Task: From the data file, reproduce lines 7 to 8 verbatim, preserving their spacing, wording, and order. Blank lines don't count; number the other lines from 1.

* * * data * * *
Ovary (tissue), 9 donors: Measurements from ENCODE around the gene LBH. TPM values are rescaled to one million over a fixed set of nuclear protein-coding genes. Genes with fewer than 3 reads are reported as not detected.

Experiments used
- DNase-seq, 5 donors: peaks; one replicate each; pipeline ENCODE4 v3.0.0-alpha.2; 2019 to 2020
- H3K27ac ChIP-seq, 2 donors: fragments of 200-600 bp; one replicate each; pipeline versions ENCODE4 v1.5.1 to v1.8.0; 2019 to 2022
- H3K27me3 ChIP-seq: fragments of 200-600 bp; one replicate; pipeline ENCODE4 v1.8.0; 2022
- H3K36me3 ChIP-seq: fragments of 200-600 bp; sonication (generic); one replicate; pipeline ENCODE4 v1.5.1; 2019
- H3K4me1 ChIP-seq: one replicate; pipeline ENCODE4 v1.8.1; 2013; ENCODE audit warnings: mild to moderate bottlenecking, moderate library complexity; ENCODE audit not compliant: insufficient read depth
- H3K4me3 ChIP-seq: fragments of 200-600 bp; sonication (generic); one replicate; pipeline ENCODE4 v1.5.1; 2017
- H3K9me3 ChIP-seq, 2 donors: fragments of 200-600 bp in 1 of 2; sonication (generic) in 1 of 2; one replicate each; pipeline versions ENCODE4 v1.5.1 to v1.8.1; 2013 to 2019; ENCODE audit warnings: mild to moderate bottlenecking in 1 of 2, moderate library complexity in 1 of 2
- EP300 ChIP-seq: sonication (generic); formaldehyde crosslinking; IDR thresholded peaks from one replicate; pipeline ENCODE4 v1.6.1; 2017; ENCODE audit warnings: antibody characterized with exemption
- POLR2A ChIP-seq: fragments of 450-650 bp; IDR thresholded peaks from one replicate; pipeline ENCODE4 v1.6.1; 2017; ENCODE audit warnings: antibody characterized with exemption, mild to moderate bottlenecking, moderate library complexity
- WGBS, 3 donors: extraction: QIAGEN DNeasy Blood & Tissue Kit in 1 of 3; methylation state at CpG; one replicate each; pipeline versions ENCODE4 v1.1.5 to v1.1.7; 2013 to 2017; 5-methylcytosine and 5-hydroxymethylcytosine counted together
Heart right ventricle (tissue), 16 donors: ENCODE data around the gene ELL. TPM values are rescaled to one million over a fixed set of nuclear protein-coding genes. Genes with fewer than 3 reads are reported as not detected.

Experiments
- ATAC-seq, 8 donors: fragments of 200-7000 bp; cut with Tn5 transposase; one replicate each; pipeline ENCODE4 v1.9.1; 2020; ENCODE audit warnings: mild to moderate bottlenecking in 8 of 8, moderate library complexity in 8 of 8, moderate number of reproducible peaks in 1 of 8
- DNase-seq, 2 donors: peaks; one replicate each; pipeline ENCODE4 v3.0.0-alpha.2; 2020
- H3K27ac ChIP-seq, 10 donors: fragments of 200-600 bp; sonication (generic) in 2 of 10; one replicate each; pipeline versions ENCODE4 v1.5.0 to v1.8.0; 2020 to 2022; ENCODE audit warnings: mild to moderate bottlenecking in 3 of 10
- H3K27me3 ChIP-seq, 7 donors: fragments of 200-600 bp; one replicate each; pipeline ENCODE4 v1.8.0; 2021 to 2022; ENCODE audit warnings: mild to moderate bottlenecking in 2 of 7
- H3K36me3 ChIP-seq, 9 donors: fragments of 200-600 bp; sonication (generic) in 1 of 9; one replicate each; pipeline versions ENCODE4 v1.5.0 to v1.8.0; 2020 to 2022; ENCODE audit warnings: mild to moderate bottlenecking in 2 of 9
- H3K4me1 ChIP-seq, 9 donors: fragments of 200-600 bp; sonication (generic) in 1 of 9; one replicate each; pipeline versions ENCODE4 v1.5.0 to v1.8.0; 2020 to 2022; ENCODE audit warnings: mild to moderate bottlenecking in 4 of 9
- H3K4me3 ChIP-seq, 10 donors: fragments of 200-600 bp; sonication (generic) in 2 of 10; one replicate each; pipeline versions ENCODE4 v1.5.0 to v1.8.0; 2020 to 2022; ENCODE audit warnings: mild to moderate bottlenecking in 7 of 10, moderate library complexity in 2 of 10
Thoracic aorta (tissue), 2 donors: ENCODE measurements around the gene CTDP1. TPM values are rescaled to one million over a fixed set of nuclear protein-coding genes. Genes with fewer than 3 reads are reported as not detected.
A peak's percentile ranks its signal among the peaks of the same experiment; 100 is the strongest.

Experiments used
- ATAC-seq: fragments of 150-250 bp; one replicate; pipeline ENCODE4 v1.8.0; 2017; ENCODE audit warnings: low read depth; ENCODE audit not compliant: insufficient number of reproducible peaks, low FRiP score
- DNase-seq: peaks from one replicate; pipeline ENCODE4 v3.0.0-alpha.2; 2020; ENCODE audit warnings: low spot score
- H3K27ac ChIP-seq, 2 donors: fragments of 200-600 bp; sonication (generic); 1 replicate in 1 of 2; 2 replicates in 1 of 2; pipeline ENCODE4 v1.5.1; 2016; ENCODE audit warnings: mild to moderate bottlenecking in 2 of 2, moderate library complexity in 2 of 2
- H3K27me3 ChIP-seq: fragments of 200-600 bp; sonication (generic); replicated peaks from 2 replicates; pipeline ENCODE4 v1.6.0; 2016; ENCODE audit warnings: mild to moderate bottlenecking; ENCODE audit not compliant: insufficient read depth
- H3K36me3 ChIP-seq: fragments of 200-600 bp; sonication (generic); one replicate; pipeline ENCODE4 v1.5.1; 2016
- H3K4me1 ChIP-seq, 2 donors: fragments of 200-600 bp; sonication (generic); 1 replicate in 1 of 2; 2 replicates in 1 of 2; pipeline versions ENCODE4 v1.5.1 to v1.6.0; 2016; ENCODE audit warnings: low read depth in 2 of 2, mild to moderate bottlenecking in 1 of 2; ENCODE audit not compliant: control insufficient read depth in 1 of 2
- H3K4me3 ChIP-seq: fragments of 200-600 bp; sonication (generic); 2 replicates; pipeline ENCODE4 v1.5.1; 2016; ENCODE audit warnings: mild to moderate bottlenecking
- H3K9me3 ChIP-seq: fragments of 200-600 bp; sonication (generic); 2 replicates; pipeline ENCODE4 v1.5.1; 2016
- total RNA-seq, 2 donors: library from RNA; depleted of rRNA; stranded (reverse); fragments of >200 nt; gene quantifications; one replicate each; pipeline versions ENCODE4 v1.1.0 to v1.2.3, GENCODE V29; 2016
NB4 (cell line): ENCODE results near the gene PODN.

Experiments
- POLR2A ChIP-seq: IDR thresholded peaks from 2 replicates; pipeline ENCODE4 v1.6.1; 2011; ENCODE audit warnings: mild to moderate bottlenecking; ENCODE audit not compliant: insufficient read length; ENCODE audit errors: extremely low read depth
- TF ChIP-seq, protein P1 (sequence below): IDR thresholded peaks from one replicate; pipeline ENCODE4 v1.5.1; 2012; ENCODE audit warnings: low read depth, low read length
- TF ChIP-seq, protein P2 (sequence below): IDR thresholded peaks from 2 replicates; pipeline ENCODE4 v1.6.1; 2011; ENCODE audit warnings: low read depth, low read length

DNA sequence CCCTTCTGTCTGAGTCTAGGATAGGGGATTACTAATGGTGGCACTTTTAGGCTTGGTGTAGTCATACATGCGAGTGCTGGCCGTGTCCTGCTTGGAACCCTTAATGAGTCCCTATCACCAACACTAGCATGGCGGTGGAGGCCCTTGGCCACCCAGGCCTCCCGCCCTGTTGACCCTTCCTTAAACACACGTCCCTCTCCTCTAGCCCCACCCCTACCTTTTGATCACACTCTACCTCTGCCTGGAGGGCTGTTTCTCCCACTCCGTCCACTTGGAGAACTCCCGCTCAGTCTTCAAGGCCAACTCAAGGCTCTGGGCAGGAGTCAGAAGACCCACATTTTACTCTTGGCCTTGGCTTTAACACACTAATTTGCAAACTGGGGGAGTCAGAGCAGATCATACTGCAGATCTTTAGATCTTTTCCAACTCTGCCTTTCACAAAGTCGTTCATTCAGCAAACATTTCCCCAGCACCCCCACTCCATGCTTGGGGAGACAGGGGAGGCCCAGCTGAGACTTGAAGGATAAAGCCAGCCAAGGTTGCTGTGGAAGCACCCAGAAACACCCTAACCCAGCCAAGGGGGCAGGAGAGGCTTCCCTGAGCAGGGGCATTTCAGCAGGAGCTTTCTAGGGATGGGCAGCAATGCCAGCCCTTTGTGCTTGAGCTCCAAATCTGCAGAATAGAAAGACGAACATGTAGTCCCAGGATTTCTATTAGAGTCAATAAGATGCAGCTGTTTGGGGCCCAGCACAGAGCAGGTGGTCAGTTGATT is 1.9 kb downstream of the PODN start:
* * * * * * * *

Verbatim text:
- H3K4me1 ChIP-seq: one replicate; pipeline ENCODE4 v1.8.1; 2013; ENCODE audit warnings: mild to moderate bottlenecking, moderate library complexity; ENCODE audit not compliant: insufficient read depth
- H3K4me3 ChIP-seq: fragments of 200-600 bp; sonication (generic); one replicate; pipeline ENCODE4 v1.5.1; 2017